Play Live Radio
Next Up:
0:00 0:00
Available On Air Stations
It's not too late to give. Donate now to help us close an $11,000 budget gap!

Cache Council to consider allowing more ADUs around the county

A red and black sign says "for rent" with a phone number below, with homes visible in the background.
Scott Olson
Getty Images
The Cache County Council says accessory dwelling units, or ADUs, could be used to address housing shortages.

Accessory dwelling units, or ADUs, are not a new thing. ADUs are secondary residential units on single-family residential lots, and they’re viewed as just one of many ways to address housing shortages.

Last week, members of the Cache County Council discussed updating county code to allow for more ADUs in unincorporated areas of the county. One Cache County resident told the council he hopes to have his family members live in an ADU on his property in the future, and he encouraged the council to consider the change.

“My reason for adding an ADU, my parents and my in-laws all live out of state, they are in their mid- to upper-70s, and they are not going to be able to live by themselves forever," he said.

There are two types of ADUs — attached units, which are either inside the single-family home or directly connected to the home, or detached units, which are separate structures. As of 2021, ADUs within a home were legalized statewide, but connected units with separate entrances or entirely separate structures were not legalized, as counties and municipalities make that call.

Many of the council members seemed on board with approving the adjacent ADUs on top of the internal ADUs outlined in state code, but they were less sure about detached units. The council did agree that ADUs shouldn’t be used for short-term rentals, like for Airbnbs.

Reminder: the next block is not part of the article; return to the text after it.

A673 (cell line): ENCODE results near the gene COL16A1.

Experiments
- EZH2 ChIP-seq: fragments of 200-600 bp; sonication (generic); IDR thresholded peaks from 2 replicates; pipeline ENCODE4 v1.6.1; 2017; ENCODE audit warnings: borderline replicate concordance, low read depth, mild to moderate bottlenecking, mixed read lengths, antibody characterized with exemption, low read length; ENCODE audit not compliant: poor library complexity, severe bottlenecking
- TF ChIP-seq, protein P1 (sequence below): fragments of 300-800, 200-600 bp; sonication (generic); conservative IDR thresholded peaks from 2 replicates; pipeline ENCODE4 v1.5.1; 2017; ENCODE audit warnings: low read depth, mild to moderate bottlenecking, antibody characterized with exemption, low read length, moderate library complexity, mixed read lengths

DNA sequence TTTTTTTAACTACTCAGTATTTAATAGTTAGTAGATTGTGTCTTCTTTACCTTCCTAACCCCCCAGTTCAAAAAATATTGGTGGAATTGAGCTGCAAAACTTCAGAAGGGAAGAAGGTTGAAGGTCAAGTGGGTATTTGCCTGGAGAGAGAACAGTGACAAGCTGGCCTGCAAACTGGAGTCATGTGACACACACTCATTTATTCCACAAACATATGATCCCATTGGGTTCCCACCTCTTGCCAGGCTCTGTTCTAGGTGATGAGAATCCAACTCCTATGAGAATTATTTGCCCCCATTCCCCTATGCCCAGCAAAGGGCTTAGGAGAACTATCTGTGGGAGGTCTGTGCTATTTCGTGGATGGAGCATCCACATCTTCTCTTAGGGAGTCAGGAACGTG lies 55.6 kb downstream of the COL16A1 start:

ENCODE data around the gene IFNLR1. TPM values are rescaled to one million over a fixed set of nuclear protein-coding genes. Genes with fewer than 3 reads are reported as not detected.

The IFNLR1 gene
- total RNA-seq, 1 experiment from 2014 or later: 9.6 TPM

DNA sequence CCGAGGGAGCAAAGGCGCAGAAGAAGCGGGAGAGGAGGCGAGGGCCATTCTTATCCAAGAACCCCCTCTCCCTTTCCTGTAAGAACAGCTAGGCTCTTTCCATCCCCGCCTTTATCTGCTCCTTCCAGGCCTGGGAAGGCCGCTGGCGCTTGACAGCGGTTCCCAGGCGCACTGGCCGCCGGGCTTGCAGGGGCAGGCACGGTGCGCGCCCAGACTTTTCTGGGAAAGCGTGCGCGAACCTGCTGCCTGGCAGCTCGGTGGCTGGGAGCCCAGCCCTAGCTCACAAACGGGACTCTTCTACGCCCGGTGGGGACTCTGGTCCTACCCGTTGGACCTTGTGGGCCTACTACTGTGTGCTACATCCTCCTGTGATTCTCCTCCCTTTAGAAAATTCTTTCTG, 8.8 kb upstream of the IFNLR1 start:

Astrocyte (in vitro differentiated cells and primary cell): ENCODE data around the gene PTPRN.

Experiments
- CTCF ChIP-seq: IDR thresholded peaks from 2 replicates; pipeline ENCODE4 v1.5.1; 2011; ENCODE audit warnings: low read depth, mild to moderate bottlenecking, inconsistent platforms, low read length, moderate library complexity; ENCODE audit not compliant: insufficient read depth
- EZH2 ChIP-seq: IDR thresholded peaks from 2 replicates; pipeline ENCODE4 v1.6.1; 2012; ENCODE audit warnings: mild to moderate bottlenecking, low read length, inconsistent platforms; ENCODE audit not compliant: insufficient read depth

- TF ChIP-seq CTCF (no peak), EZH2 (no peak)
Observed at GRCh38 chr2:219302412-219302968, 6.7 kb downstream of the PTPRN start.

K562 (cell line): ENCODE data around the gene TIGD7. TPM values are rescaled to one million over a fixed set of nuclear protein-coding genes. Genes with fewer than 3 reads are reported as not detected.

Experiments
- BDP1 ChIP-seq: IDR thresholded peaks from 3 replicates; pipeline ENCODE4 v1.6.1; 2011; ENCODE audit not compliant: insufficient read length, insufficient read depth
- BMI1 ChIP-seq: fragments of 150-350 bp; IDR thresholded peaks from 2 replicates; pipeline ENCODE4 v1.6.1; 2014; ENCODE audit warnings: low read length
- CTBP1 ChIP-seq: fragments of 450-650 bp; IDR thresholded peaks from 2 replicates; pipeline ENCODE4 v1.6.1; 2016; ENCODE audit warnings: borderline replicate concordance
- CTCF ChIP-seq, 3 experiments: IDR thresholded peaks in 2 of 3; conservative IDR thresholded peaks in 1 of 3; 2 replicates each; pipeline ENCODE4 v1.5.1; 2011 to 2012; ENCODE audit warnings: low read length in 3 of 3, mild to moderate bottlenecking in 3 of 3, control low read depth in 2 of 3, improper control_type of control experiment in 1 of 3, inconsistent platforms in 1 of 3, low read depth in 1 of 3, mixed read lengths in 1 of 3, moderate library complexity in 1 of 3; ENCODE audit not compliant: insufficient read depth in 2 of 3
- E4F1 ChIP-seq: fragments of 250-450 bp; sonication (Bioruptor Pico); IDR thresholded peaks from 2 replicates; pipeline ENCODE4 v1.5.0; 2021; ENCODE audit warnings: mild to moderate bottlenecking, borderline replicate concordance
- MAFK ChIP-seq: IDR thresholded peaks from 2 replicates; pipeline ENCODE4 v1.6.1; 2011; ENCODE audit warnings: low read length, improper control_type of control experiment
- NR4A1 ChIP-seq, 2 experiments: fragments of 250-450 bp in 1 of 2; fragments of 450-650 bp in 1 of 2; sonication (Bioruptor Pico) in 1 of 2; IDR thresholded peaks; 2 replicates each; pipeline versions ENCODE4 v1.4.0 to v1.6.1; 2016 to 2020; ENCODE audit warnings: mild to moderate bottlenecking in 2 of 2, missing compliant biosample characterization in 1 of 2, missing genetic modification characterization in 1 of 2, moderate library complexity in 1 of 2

Rodney Hammer, chief of the Cache County Fire District, raised his concerns about detached ADUs, saying if it’s not done properly, ADUs could pose issues for firefighters.

“With regards to the detached ADUs, that’s the one we’re struggling with a little bit," Hammer told the council.

He said detached units need to be farther away from main homes in the event either catch fire. For ADUs in a city, fire hydrants are more commonly found and can help mitigate a fire from spreading, but that’s not the case throughout the more rural areas of the county.

In order to get more time to sort things out, the council decided last week to table the ADU ordinance until its next regularly-scheduled meeting. That’s expected to take place on August 8, where the council could hold a vote on whether or not to pass the ordinance.

Reporter Jacob Scholl covers northern Utah as part of a newly-created partnership between The Salt Lake Tribune and Utah Public Radio. Scholl writes for The Tribune and appears on-air for UPR.